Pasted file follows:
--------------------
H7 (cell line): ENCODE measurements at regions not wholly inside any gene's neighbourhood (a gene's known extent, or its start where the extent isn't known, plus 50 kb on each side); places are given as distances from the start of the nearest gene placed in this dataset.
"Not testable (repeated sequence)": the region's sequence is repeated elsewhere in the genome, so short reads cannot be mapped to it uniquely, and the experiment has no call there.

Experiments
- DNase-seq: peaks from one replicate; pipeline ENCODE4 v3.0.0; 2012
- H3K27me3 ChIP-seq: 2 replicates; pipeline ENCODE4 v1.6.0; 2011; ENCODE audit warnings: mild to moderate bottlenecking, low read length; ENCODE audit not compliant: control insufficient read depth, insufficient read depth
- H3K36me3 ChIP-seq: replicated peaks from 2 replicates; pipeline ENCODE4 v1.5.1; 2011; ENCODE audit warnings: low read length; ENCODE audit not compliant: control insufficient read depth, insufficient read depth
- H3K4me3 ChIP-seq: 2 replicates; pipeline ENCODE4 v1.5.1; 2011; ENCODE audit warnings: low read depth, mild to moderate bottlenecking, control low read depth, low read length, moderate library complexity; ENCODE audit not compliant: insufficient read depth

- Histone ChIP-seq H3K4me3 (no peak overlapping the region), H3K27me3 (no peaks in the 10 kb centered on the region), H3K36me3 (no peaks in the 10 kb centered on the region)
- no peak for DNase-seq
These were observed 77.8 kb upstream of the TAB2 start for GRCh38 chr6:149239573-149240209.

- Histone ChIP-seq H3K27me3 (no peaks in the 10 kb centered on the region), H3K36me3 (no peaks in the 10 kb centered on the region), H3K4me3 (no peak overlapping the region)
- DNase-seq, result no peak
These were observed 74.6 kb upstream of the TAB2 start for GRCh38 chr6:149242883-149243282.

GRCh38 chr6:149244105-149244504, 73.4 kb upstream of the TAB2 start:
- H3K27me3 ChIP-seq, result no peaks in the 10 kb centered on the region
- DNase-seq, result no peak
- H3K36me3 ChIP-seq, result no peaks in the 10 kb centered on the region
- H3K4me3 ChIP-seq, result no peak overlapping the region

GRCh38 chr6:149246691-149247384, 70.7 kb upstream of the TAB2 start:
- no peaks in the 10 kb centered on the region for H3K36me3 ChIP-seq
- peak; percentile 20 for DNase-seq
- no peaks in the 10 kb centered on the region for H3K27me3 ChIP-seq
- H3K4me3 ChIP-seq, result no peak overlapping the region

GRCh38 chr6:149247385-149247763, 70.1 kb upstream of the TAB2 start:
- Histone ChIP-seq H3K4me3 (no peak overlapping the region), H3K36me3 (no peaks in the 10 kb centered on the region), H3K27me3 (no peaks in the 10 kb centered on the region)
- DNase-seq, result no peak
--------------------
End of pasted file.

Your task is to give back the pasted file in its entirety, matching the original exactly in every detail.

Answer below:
H7 (cell line): ENCODE measurements at regions not wholly inside any gene's neighbourhood (a gene's known extent, or its start where the extent isn't known, plus 50 kb on each side); places are given as distances from the start of the nearest gene placed in this dataset.
"Not testable (repeated sequence)": the region's sequence is repeated elsewhere in the genome, so short reads cannot be mapped to it uniquely, and the experiment has no call there.

Experiments
- DNase-seq: peaks from one replicate; pipeline ENCODE4 v3.0.0; 2012
- H3K27me3 ChIP-seq: 2 replicates; pipeline ENCODE4 v1.6.0; 2011; ENCODE audit warnings: mild to moderate bottlenecking, low read length; ENCODE audit not compliant: control insufficient read depth, insufficient read depth
- H3K36me3 ChIP-seq: replicated peaks from 2 replicates; pipeline ENCODE4 v1.5.1; 2011; ENCODE audit warnings: low read length; ENCODE audit not compliant: control insufficient read depth, insufficient read depth
- H3K4me3 ChIP-seq: 2 replicates; pipeline ENCODE4 v1.5.1; 2011; ENCODE audit warnings: low read depth, mild to moderate bottlenecking, control low read depth, low read length, moderate library complexity; ENCODE audit not compliant: insufficient read depth

- Histone ChIP-seq H3K4me3 (no peak overlapping the region), H3K27me3 (no peaks in the 10 kb centered on the region), H3K36me3 (no peaks in the 10 kb centered on the region)
- no peak for DNase-seq
These were observed 77.8 kb upstream of the TAB2 start for GRCh38 chr6:149239573-149240209.

- Histone ChIP-seq H3K27me3 (no peaks in the 10 kb centered on the region), H3K36me3 (no peaks in the 10 kb centered on the region), H3K4me3 (no peak overlapping the region)
- DNase-seq, result no peak
These were observed 74.6 kb upstream of the TAB2 start for GRCh38 chr6:149242883-149243282.

GRCh38 chr6:149244105-149244504, 73.4 kb upstream of the TAB2 start:
- H3K27me3 ChIP-seq, result no peaks in the 10 kb centered on the region
- DNase-seq, result no peak
- H3K36me3 ChIP-seq, result no peaks in the 10 kb centered on the region
- H3K4me3 ChIP-seq, result no peak overlapping the region

GRCh38 chr6:149246691-149247384, 70.7 kb upstream of the TAB2 start:
- no peaks in the 10 kb centered on the region for H3K36me3 ChIP-seq
- peak; percentile 20 for DNase-seq
- no peaks in the 10 kb centered on the region for H3K27me3 ChIP-seq
- H3K4me3 ChIP-seq, result no peak overlapping the region

GRCh38 chr6:149247385-149247763, 70.1 kb upstream of the TAB2 start:
- Histone ChIP-seq H3K4me3 (no peak overlapping the region), H3K36me3 (no peaks in the 10 kb centered on the region), H3K27me3 (no peaks in the 10 kb centered on the region)
- DNase-seq, result no peak